If we rewind time back to my early days in high school, you would quickly find out that my FIQ (Food IQ) was fairly low. Given that piece of vital information, one could reasonably extrapolate that I also had no idea what Korean food entailed. Not surprising. My knowledge of it either didn’t exist, or I thought it was something about tofu soup (I’m not even sure it was that much).
I was probably fortunate that I ended up going to school at UCLA; albeit it wasn’t for any sort of food-related decisions. At the time, I was more interested in getting as far away from home as possible and picking a place that had a relatively strong science program. Heading off to one of the most culinarily (not a word) diverse cities on the west coast, I’m glad I stuck around. I’ve done my best to learn some of the food culture behind the large diversity of Korean foods I typically love to eat; the bibimbaps, gam-ja-tang, galbi-tang, banchan, yu-chae namul, kimchee…I gotta say, it’s moved up in the hierarchy of Asian foods that just keep coming back in different shapes and forms, all the while remaining tasty as hell.
Kam-ja-tang is a beautiful dish. Sophisticated pork vertebrae bones stacked on top of a crimson chile broth, fresh green onion, perilla, and yellow potato simmering in the extra soup below. On a cold rainy day, this is the ultimate sick food. Meaty from the pork, hot, spicy, and warm from the soup, and comforting from the potato. Add the vegetables in there, and the entire mess is just a recipe for a flu-busting meal. The most difficult part of kam-ja-tang, is working around the vertebrae bones to extract the maximum amount of meat. ARRR…it’s angering, I tell ya. You’re poking and prodding with your chopsticks and breaking the bones on the back of your molars, and yet that itty-bitty piece of meat remains stuck in the cranny. It is frustrating indeed; “WHY?!” I scream, “WHY couldn’t they have just given me a boneless pork chop in there?!”
Anyway, something I’ve always wondered about restaurant stews is if they steep the “eating” meat for long periods of time within the stock/soup base of the meal, as I feel this would actually detract from the flavor of the meat, unless steeped in a very concentrated broth. I say “eating” meat because when making a soup base, one is also able to utilize not only bone but meat; this meat is usually extracted of all of its goodies, so it’s most likely discarded. Any true kitchen aficionado doesn’t believe in waste, so what could we do with this dry stringy protein that might be delicious, and perhaps even pretty?
Before we continue, there’s a difference between broth and stock. Stock is liquid from bones, meat, and/or vegetables. Broth is liquid from meat, and/or vegetables. Basically, stock is usually heartier than broth. Okay, end technicality.
When we sacrifice a piece of beautiful meat to the molecular happenings of extraction, the water-soluble dialysates of muscle (ammonia, acetaldehyde, acetone, diacetyl, aromatic fatty acids, dimethylsuphide…etc etc) end up binding to the solvent (water molecules). If they bind, they gradually migrate out of muscle, as the water content outside is much greater. If you increase the kinetic energy of a body of water, the solubility of these compounds theoretically increases as well, as heating allows increased rates of water bond breakage and reformation with other flavor compounds. Furthermore, the probability that a water molecule will run into a flavor compound is greater, as higher levels of kinetic energy confer more molecular vibration, not to mention that simmering is also a physical means of water disturbance. Given enough time, water-soluble compounds/flavors are extracted out, leaving behind stringy, near-tasteless strands of amino acids. This is why, like before, I believe that unless “eating” meat is steeped in concentrated stock, there will be some degree of flavor extraction. A nice thing to keep in mind when you eat things in broth.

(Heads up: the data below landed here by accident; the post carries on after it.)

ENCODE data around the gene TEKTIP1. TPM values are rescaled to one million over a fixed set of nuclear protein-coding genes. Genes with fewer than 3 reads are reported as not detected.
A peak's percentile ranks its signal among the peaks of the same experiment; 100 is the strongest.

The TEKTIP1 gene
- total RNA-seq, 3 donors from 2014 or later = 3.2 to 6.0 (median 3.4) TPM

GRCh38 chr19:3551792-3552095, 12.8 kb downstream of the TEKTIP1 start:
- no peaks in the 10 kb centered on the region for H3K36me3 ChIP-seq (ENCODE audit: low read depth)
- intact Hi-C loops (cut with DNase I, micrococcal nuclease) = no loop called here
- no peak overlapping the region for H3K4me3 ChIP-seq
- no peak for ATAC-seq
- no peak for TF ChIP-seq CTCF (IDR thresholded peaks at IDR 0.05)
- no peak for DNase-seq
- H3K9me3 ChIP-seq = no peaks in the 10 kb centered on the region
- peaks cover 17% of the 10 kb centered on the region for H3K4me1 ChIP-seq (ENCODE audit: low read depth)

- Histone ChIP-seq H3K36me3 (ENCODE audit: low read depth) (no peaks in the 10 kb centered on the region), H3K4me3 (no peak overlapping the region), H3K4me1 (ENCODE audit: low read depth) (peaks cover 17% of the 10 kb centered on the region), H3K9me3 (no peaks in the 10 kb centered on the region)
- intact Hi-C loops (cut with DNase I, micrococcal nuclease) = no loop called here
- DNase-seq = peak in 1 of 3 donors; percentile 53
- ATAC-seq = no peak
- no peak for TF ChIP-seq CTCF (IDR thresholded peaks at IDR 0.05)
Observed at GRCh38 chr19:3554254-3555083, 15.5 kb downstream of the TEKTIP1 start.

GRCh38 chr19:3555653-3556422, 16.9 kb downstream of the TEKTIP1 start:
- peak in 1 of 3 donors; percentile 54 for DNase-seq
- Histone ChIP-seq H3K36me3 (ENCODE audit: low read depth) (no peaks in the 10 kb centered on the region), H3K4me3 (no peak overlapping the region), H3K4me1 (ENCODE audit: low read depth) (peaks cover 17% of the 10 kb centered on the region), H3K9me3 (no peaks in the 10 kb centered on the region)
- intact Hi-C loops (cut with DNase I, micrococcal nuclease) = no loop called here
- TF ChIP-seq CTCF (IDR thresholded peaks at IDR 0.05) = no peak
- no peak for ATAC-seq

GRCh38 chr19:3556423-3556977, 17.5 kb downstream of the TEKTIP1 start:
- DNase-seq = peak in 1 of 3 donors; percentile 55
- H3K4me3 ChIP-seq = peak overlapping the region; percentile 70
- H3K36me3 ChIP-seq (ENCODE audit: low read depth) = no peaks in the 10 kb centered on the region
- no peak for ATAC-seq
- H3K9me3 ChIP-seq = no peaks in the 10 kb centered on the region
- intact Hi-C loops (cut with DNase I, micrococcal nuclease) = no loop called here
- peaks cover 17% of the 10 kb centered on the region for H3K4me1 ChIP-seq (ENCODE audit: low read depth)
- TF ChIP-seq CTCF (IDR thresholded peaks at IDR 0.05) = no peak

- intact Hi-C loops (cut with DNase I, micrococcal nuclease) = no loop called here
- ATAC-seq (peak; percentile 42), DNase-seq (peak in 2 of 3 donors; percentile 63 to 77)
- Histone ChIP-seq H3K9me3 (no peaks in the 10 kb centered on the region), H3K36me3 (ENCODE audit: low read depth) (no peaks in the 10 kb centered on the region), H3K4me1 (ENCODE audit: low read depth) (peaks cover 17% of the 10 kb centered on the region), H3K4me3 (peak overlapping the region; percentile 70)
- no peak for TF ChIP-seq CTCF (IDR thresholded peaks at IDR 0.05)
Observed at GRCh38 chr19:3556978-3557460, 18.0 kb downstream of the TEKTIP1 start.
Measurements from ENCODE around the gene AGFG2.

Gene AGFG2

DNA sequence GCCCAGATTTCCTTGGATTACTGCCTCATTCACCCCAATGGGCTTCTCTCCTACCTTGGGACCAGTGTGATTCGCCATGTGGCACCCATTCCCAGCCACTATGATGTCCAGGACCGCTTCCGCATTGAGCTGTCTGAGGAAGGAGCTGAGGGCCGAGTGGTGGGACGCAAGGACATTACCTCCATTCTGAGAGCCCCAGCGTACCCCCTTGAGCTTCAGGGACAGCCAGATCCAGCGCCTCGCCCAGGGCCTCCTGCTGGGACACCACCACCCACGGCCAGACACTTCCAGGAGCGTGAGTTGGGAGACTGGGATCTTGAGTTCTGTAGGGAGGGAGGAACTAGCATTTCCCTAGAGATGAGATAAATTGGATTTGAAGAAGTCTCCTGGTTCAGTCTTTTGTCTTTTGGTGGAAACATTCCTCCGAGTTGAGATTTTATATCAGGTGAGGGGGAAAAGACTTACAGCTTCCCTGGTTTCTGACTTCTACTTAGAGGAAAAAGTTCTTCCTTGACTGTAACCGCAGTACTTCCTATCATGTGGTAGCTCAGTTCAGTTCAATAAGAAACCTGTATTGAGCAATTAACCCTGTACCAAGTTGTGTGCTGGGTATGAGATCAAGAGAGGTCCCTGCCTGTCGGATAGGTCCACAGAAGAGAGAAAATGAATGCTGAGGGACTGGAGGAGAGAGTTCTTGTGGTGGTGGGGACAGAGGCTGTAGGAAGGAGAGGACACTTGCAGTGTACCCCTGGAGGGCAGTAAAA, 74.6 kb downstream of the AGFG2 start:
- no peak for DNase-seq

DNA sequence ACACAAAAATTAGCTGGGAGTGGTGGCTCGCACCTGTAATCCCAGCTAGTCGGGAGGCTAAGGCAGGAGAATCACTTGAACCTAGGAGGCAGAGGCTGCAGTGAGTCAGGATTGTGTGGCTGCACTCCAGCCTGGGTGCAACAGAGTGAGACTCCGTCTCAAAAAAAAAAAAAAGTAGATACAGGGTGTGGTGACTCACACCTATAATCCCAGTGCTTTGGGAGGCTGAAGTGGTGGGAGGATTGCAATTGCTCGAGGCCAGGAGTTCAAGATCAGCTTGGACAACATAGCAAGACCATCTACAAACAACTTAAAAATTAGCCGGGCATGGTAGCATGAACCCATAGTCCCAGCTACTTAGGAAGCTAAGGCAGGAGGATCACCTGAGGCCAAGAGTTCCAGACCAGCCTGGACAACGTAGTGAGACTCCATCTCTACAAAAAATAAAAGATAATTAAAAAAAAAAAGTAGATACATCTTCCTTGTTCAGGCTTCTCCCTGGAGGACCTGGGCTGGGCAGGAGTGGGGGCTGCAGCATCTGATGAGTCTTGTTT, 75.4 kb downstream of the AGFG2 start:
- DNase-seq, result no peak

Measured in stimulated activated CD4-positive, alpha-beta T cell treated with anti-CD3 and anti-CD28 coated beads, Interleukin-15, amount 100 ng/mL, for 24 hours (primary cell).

Extracted meat isn’t garbage though, it just needs some help.
What you’ll need.
Super concentrated stock with lots of gelatin.
Pick apart the strands of meat and lie them side by side, length-wise, so they’re kind of bunched together like a japanese bamboo mat. “Meat mats,” I like to call them. Make sure they’re flat, and that they form a coherent mat by crosslinking. At this point you can season them how you like. Salt, pepper, whatever else fancies your palate.
In a saucepan, heat up a shallow pot of low-smoke point oil to about 400 Fahrenheit. In a frying pan, heat up some beef tallow or olive oil or fat of choice. When hot, carefully place your “string mats of meat” and begin to brown. Carefully flip them. When they have a nice brown on both sides and have begun to fuse together, put in a bit of stock and let it reduce slowly, making sure to shake the pan so the mats don’t stick to the pan. Reduce the stock down until it’s fairly sticky, and make sure the sticky stock gets on the meat mats, both sides.
Because the meat is so disintegrated, what we’re doing is adding flavor a la the binding, where the protein just provides the final structure.
- When you can pick up the mats without them breaking (usually after several small reductions of stock), throw them into the pot of oil for about 30-45 seconds, and then let them air out.
Now you have a crispy meat mat garnish that can be stuck in a mound of mashed potatoes. Or the new protein potato chip?